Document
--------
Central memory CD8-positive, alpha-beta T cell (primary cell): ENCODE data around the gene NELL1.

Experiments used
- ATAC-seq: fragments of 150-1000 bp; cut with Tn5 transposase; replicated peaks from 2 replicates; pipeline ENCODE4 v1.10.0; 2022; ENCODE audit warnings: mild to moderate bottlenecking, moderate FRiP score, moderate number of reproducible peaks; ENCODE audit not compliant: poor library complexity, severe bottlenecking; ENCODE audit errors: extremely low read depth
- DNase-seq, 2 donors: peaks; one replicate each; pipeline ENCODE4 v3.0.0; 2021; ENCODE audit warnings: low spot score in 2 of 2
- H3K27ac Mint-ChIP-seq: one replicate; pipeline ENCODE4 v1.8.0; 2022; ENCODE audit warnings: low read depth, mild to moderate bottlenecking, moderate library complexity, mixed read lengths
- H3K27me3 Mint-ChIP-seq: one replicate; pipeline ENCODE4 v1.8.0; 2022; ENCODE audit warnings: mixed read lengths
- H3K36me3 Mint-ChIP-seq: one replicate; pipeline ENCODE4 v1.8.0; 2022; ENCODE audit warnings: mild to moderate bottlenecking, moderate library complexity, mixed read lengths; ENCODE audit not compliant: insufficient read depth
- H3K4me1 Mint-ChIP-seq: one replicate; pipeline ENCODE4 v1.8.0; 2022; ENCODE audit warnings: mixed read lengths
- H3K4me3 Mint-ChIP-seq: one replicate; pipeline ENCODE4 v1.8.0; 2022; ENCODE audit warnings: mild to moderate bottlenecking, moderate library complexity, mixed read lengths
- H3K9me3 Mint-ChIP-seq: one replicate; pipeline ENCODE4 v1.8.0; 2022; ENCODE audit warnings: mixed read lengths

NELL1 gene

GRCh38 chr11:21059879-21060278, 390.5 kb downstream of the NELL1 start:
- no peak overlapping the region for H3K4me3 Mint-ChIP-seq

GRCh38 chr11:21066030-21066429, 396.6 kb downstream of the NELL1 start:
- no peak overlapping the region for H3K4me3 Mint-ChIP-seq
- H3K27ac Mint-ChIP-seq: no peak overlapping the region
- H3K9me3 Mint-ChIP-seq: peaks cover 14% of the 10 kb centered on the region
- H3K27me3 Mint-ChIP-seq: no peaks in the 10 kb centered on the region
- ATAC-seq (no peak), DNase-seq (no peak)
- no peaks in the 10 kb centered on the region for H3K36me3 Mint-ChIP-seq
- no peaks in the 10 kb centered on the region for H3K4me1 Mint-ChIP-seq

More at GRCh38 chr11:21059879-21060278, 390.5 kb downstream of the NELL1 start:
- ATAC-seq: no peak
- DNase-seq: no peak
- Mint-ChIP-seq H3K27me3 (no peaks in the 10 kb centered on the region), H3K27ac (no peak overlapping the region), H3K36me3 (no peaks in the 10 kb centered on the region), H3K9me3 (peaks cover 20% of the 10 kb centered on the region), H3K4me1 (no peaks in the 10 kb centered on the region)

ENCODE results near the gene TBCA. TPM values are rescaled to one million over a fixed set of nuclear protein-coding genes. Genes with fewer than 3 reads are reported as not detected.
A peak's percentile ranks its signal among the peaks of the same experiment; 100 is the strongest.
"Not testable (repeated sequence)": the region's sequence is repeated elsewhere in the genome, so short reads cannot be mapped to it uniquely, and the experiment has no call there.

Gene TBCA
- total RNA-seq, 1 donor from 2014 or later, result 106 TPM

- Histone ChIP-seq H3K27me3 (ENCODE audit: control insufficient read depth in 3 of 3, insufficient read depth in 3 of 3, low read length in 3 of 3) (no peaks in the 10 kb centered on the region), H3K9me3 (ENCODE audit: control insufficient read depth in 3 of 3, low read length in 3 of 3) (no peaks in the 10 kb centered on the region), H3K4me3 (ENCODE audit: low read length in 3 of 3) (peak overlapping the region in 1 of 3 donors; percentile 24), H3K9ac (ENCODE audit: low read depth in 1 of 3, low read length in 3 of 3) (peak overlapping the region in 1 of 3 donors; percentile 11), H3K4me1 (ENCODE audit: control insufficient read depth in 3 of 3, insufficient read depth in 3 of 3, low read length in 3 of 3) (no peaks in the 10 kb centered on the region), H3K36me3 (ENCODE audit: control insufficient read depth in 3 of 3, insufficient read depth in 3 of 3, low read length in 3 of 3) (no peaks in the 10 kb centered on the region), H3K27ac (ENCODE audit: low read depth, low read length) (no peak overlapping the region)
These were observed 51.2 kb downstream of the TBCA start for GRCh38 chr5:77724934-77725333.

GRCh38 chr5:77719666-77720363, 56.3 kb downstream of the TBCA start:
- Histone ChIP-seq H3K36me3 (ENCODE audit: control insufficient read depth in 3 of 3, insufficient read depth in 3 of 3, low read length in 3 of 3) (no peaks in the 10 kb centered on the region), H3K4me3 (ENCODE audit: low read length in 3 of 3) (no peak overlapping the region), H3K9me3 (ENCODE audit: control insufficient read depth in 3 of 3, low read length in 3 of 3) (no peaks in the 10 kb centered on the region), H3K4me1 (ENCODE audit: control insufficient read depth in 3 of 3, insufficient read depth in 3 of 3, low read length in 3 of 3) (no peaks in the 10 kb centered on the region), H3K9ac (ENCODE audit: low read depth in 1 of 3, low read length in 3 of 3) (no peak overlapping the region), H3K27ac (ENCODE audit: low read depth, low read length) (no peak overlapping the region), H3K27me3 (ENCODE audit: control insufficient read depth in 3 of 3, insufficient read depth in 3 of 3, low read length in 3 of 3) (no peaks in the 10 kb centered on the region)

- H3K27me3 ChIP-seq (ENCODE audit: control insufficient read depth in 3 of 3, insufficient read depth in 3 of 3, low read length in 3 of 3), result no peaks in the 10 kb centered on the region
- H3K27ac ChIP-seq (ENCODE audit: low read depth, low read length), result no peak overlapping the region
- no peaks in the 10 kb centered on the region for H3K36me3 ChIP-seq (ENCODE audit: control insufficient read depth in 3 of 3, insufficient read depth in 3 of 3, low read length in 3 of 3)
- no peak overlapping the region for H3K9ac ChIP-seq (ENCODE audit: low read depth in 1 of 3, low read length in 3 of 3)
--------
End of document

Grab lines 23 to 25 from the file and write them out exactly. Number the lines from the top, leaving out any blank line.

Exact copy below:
- ATAC-seq: no peak
- DNase-seq: no peak
- Mint-ChIP-seq H3K27me3 (no peaks in the 10 kb centered on the region), H3K27ac (no peak overlapping the region), H3K36me3 (no peaks in the 10 kb centered on the region), H3K9me3 (peaks cover 20% of the 10 kb centered on the region), H3K4me1 (no peaks in the 10 kb centered on the region)